• Laurie Gouley

SOS: Keeping Dogs Safe in Disasters



As unpleasant as the prospect may seem, planning for emergencies may mean the difference between life and death for the canine member(s) of your human family.


Simply put: if a situation is dire for you, it’s equally dire for your dog.


If you live in an area prone to such natural disasters as tornadoes, earthquakes or floods, plan accordingly. Determine in advance which rooms are “safe” rooms -- easily cleaned areas like utility rooms, bathrooms and basements. Because access to fresh water is critical, fill bathtubs and sinks ahead of time in case of power outages or other crises. In the event of flooding, take shelter in the highest part of your home, preferably in a room with high counters or shelves for your dog to lie on.


When first alerted to the approach of severe weather -- and the possibility of eventual evacuation -- ensure that your car’s tank is full, all essential fluids are topped off, and a high-power flashlight (with fresh batteries) is in the glove compartment. If you must evacuate, prepare for the worst-case scenario: think weeks, not days.


And being prepared includes a canine emergency evacuation kit equipped with a first aid kit; two weeks worth of dry dog food; bottles of water; food and water bowls; disposable cage liners and/or paper toweling; plastic poop bags; brush, hand sanitizer, liquid dish soap and disinfectant; treats, toys and chew toys, towels, and blankets.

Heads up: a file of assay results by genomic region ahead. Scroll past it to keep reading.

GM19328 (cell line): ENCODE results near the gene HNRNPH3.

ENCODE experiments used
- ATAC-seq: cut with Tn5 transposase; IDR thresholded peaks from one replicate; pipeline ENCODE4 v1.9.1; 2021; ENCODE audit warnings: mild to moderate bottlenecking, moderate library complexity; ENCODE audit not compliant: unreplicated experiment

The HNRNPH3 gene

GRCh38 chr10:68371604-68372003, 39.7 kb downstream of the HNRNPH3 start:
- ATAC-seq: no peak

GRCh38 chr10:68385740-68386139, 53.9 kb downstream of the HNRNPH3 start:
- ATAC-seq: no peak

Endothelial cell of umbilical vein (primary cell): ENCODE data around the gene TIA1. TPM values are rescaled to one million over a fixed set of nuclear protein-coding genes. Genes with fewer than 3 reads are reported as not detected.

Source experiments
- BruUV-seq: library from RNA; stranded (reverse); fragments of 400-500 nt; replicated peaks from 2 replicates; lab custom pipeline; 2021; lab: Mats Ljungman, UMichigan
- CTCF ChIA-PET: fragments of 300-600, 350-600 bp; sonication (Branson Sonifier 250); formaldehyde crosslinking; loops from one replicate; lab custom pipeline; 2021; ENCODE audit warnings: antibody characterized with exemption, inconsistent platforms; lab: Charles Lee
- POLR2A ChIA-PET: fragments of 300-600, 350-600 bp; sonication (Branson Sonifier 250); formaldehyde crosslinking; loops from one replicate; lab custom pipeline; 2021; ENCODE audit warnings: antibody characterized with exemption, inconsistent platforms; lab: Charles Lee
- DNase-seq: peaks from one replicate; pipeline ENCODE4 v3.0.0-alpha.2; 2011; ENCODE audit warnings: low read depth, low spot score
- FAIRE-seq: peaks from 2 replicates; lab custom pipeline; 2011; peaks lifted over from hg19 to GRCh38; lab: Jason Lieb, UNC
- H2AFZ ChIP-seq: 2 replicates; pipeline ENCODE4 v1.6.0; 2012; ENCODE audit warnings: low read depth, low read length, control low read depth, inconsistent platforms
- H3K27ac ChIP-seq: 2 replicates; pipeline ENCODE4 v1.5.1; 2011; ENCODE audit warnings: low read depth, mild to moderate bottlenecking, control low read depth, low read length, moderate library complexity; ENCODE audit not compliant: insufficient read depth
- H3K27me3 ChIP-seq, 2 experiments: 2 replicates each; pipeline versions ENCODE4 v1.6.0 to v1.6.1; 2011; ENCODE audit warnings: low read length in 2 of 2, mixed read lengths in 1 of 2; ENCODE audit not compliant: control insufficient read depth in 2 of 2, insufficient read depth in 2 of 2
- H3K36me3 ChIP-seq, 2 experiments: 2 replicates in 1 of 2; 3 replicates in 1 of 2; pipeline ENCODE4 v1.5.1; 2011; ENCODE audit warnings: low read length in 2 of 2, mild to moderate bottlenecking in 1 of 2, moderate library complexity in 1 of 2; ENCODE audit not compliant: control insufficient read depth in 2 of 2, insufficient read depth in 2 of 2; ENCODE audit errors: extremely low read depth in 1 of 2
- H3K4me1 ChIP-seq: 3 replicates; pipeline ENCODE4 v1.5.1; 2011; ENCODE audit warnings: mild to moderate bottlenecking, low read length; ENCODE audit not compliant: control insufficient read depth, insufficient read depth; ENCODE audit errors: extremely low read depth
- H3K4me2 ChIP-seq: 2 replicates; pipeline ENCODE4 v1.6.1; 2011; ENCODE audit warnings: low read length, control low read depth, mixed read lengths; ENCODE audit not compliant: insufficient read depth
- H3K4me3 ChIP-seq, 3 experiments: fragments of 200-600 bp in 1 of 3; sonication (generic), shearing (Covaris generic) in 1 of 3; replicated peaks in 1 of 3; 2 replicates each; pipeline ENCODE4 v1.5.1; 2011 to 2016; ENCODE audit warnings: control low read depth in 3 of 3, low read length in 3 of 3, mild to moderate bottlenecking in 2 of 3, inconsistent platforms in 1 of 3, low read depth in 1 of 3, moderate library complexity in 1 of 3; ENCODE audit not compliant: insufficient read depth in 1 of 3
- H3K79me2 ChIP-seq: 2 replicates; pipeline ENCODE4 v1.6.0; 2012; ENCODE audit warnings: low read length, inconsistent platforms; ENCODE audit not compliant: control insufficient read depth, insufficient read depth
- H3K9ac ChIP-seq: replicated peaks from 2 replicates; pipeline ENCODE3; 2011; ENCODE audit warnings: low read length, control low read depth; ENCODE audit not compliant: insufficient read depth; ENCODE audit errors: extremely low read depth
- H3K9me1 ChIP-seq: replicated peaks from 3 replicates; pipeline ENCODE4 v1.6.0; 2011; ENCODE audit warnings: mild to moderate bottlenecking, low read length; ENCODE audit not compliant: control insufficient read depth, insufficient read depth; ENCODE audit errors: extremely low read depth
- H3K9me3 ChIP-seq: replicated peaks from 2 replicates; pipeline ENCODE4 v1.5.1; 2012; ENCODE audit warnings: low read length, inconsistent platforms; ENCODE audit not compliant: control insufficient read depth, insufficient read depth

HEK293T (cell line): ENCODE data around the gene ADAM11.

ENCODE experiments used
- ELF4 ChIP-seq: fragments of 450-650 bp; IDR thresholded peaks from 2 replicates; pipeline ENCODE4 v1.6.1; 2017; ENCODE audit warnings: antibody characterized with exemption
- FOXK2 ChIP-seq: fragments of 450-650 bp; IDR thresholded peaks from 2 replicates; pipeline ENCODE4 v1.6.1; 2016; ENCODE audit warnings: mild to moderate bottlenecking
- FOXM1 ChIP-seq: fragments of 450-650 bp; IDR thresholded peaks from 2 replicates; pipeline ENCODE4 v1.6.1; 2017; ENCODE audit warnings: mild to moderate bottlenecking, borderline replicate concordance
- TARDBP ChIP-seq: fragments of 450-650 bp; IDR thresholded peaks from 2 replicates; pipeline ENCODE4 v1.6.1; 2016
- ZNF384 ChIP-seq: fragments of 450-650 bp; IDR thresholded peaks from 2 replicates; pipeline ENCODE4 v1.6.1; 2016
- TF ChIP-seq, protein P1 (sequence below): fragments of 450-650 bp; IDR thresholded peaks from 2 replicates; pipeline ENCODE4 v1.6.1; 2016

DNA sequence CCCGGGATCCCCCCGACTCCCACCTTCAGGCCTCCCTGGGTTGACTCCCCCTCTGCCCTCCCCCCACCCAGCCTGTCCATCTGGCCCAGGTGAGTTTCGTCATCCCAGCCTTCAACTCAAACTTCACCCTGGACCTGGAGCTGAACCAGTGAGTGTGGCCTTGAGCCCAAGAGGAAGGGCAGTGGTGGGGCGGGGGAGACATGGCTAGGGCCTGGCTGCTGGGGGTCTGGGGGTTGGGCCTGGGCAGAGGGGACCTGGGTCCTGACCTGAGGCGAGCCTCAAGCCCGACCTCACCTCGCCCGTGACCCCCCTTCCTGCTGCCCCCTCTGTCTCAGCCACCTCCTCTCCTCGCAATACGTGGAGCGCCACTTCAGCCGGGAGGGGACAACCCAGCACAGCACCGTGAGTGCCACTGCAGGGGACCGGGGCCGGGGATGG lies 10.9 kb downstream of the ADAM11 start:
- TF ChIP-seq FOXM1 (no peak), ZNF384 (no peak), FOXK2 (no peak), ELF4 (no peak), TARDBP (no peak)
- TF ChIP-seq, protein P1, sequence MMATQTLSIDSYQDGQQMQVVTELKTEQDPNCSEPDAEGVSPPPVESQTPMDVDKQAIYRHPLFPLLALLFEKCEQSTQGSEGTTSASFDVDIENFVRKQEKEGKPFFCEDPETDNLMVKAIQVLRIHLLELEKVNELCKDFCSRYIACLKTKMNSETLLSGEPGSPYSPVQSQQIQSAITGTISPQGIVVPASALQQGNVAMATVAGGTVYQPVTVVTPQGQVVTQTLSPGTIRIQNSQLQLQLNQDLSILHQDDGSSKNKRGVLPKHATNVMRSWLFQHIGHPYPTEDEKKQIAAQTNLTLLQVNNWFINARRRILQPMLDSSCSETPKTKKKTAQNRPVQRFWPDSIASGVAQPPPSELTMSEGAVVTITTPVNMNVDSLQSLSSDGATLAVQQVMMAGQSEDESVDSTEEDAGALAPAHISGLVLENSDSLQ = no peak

Of critical importance are photocopies and/or USB of medical records and a waterproof container with a two-week supply of any medicine your dog requires (medications must be rotated out of the kit if close to their expiry dates); recent photos of your dog (should you be separated and have to print “Lost” posters); and an extra collar with updated ID tags, leash and harness, although microchipping your dog is the best precaution of all.


And, of course, a traveling crate or carrier (if more than one dog -- ideally one for each) with complete contact information attached.


While ensuring your dog’s safety, ensure your safety and that of your family’s as well by putting your own emergency plan in place. Tailor your emergency “kit” to meet your own specific needs, but ensure that your car is equipped with: a first aid kit; several gallons of water; non perishable foods, protein bars, etc.; a cell phone with chargers; a battery operated radio; flashlights and batteries; a multi-purpose tool, duct tape, scissors and whistle; sanitation and personal hygiene items; hand sanitizers and baby wipes; protective clothing, footwear and emergency blankets; maps(s) of the area; extra money and medications; copies of personal documents (medication list and pertinent medical information, proof of address, deed/lease to home, passports, birth certificates, insurance

policies); extra house and car keys, and family and emergency contact information.


Forewarned, as they say, is forearmed. And planning ahead helps dog owners keep cool heads while keeping their dearest dogs safe at the same time.

Article by Nomi Berger. Nomi is the bestselling author of seven novels, one work of non-fiction, two volumes of poetry, and hundreds of articles. She lives in Toronto, Ontario, Canada with her adopted Maltese, Mini, and has been writing as a volunteer for animal rescue groups in Canada and the U.S.A. since 2013.


#dogrescue #doglife #prepared



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